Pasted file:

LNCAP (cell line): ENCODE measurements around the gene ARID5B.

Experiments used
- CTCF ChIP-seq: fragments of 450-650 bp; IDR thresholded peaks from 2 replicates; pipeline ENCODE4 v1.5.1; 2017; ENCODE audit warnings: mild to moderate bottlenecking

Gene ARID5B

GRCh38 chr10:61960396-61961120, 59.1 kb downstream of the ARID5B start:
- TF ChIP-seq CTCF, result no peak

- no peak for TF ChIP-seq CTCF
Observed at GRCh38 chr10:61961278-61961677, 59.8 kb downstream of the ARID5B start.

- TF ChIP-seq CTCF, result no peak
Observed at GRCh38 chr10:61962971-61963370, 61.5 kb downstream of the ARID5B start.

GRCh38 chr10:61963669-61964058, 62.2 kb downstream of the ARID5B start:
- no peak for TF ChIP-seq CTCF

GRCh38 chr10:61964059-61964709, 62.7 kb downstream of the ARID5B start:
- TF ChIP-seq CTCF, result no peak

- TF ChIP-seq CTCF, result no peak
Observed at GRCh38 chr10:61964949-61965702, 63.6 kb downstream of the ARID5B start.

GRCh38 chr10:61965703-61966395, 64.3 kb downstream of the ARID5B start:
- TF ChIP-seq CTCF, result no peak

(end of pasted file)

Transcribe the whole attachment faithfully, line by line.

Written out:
LNCAP (cell line): ENCODE measurements around the gene ARID5B.

Experiments used
- CTCF ChIP-seq: fragments of 450-650 bp; IDR thresholded peaks from 2 replicates; pipeline ENCODE4 v1.5.1; 2017; ENCODE audit warnings: mild to moderate bottlenecking

Gene ARID5B

GRCh38 chr10:61960396-61961120, 59.1 kb downstream of the ARID5B start:
- TF ChIP-seq CTCF, result no peak

- no peak for TF ChIP-seq CTCF
Observed at GRCh38 chr10:61961278-61961677, 59.8 kb downstream of the ARID5B start.

- TF ChIP-seq CTCF, result no peak
Observed at GRCh38 chr10:61962971-61963370, 61.5 kb downstream of the ARID5B start.

GRCh38 chr10:61963669-61964058, 62.2 kb downstream of the ARID5B start:
- no peak for TF ChIP-seq CTCF

GRCh38 chr10:61964059-61964709, 62.7 kb downstream of the ARID5B start:
- TF ChIP-seq CTCF, result no peak

- TF ChIP-seq CTCF, result no peak
Observed at GRCh38 chr10:61964949-61965702, 63.6 kb downstream of the ARID5B start.

GRCh38 chr10:61965703-61966395, 64.3 kb downstream of the ARID5B start:
- TF ChIP-seq CTCF, result no peak